GLOBAL - The Netherlands, Australia and Switzerland have the world's best pension systems in terms of adequacy, sustainability and integrity, but all 16 countries surveyed in the 2011 Melbourne Mercer Global Pension Index are under stress from economic and political strains and require "ongoing" reforms to guarantee robust arrangements to support their aging populations.
"We're all living longer and we need for governments to react to that," said David Knox, Mercer senior partner and author of the report. "There is an associated need to encourage people to work longer and increase the worker participation rate to older ages, and to increase the coverage of private pension plans to pick up more employees and the self-employed."
This is the third year the Melbourne Mercer Global Pension Index has been released, and this year features data from the Netherlands, Australia, Switzerland, Sweden, Canada, the UK, Chile, Poland, Brazil, the United States, Singapore, France, Germany, Japan, India and China. Countries are ranked on a weighted, quantified measure based on analysis of the system's adequacy, sustainability and integrity. The Netherlands received a score of 77.9 out of 100, Australia received 75.0 and Switzerland received 72.7. Japan, India and China were the poorest scoring countries in the index, all in the low 40s, with the average rating at 60.5.
The 2011 report's new entrants, China and India, mean that the overall index has a broad array of economies and demographics, with various factors weighing more in some countries than others, said Deborah Ralston, director of the Australian Centre for Financial Studies, which partners in the research for the report.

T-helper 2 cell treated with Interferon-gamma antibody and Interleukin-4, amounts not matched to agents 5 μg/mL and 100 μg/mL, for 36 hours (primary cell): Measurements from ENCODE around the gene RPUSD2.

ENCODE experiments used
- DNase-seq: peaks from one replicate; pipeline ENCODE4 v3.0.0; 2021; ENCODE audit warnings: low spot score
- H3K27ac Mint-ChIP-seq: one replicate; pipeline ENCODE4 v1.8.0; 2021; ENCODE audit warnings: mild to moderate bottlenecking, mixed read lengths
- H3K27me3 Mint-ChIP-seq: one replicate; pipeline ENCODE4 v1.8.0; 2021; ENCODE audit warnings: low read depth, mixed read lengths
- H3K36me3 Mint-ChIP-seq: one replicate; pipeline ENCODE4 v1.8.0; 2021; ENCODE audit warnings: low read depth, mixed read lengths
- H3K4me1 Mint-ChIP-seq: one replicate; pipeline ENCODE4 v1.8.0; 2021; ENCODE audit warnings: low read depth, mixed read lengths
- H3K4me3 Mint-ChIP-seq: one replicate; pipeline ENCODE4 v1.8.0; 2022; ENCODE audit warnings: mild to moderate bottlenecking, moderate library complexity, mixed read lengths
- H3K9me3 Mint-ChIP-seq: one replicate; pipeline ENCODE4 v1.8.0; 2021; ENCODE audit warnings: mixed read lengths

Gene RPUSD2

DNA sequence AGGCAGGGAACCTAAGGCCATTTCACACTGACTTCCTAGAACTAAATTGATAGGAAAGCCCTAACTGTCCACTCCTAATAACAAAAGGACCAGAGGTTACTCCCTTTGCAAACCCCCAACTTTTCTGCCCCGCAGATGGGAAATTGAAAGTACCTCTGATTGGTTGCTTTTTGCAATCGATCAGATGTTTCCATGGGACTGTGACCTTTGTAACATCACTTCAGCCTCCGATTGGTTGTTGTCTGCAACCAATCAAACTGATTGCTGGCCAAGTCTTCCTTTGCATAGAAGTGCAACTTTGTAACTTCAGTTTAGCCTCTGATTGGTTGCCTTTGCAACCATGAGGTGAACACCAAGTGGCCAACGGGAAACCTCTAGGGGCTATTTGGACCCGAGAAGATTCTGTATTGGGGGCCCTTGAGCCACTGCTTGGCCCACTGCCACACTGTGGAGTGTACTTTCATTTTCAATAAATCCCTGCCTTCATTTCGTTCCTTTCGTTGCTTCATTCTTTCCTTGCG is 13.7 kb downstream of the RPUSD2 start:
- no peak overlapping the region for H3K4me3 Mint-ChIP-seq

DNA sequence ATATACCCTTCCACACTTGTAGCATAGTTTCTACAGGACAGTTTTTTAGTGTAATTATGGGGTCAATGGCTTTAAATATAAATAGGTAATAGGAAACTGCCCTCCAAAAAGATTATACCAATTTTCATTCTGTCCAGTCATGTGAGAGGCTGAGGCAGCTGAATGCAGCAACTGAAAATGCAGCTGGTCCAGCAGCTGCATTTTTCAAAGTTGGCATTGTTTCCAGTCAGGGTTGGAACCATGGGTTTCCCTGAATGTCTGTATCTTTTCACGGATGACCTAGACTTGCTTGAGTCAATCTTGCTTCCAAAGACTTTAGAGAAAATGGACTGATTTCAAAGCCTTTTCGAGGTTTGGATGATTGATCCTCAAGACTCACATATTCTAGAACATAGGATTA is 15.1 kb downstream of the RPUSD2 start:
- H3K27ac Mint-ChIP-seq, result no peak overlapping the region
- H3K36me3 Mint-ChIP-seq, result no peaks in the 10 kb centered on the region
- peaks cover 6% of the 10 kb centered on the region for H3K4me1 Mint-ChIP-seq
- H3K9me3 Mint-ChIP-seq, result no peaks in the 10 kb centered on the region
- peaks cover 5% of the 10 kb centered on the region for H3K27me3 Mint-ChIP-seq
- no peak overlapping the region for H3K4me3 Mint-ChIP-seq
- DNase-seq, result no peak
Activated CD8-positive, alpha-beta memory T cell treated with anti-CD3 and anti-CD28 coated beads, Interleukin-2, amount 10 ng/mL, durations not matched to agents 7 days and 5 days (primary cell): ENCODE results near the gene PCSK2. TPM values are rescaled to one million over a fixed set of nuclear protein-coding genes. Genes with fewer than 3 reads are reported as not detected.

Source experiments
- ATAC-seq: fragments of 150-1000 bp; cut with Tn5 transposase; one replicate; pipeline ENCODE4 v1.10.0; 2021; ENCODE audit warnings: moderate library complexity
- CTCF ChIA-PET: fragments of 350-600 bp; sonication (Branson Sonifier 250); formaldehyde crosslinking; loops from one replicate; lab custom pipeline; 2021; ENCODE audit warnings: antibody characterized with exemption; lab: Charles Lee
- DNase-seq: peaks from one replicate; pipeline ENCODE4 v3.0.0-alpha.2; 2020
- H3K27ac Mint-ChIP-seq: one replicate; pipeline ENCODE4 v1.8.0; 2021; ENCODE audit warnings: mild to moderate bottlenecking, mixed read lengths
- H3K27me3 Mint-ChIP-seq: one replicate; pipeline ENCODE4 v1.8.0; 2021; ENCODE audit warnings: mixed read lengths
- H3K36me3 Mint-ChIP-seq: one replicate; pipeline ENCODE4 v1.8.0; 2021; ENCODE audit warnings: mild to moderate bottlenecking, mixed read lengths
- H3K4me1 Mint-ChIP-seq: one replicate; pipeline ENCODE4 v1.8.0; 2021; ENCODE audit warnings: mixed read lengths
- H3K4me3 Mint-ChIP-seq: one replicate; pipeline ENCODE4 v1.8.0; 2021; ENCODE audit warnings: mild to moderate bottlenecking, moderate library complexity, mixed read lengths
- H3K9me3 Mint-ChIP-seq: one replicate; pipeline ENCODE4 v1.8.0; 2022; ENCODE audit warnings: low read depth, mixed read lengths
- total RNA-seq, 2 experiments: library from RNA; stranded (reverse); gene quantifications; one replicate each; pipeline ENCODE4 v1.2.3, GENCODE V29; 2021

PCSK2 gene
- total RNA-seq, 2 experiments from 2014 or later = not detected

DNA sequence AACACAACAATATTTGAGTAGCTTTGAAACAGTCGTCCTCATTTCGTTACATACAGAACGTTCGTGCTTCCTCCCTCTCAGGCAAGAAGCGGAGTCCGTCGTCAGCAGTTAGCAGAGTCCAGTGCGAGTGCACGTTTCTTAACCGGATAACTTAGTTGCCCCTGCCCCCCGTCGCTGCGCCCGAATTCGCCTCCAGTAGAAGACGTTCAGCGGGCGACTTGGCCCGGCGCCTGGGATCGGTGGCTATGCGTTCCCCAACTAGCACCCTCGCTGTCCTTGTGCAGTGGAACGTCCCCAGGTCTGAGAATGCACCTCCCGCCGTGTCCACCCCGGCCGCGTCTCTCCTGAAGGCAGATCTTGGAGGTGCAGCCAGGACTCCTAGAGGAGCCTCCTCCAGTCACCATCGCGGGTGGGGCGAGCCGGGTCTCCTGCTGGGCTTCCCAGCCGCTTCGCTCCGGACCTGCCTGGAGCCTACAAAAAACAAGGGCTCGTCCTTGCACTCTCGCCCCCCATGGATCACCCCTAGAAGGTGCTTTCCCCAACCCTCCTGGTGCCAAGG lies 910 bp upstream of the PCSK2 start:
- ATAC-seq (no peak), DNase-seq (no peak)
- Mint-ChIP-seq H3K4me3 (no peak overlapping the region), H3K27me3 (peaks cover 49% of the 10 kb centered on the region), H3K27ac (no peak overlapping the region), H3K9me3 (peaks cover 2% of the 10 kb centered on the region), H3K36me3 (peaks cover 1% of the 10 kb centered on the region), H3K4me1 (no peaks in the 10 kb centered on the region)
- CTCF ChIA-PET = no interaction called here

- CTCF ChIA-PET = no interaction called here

"Demographics of an aging population matter more in some countries than in others," Ralston said. "There is a difference between a mature market like the Netherlands, and new ones, like India and China. The challenge for those countries is that they are just developing social security systems, whereas for more mature markets, it is an issue of fine tuning and ensuring sustainability."
Knox noted that in addition to differing demographic pressures across the 16 countries, the impacts of the global financial crisis and equity market volatility had not been felt uniformly across the analysed countries.
"The global financial crisis had an impact on the equities market, and those countries with a higher exposure to equities have felt that more than countries without that," Knox said.
While no country received an "A" grade under the report's methodology, the Netherlands and Australia received a B+. The Netherlands held onto its first place ranking from 2010, while Australia progressed from fourth place to second off the back of a real increase in the size of the age pension and higher net household savings rate. The report concludes that the best pension systems adopt multi-pillar approaches to spread the long-term risks and costs of retirement provision between governments, employers and individuals. One benefit of the report is to provide comparability and an idea of best practice, Knox said.
"We can highlight what works and what doesn't work, and you really begin to understand the issues when you look at them on a comparative basis," he said. "If you look at the Netherlands and Australia, both systems feature broad coverage - in Australia, it's 85% of the workforce - and if the levels of contributions aren't ideal, the arrangements are there and they're in place."
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